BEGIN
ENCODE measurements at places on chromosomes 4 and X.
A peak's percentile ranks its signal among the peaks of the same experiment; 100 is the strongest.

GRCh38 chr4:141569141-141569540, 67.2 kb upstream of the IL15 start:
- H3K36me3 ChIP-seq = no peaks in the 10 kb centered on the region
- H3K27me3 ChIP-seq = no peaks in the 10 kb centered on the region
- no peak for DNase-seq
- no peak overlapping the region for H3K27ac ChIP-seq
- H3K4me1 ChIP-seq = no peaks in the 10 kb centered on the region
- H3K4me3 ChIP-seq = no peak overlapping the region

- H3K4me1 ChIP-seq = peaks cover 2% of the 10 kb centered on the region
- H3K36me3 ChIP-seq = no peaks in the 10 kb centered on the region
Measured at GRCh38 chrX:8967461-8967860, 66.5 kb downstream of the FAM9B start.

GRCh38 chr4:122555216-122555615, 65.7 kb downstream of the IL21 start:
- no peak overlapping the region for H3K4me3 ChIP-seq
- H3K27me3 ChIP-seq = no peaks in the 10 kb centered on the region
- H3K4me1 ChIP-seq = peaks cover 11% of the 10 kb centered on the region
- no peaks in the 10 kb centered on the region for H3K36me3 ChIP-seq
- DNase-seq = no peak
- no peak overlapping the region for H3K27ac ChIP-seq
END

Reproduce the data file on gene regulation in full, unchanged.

ENCODE measurements at places on chromosomes 4 and X.
A peak's percentile ranks its signal among the peaks of the same experiment; 100 is the strongest.

GRCh38 chr4:141569141-141569540, 67.2 kb upstream of the IL15 start:
- H3K36me3 ChIP-seq = no peaks in the 10 kb centered on the region
- H3K27me3 ChIP-seq = no peaks in the 10 kb centered on the region
- no peak for DNase-seq
- no peak overlapping the region for H3K27ac ChIP-seq
- H3K4me1 ChIP-seq = no peaks in the 10 kb centered on the region
- H3K4me3 ChIP-seq = no peak overlapping the region

- H3K4me1 ChIP-seq = peaks cover 2% of the 10 kb centered on the region
- H3K36me3 ChIP-seq = no peaks in the 10 kb centered on the region
Measured at GRCh38 chrX:8967461-8967860, 66.5 kb downstream of the FAM9B start.

GRCh38 chr4:122555216-122555615, 65.7 kb downstream of the IL21 start:
- no peak overlapping the region for H3K4me3 ChIP-seq
- H3K27me3 ChIP-seq = no peaks in the 10 kb centered on the region
- H3K4me1 ChIP-seq = peaks cover 11% of the 10 kb centered on the region
- no peaks in the 10 kb centered on the region for H3K36me3 ChIP-seq
- DNase-seq = no peak
- no peak overlapping the region for H3K27ac ChIP-seq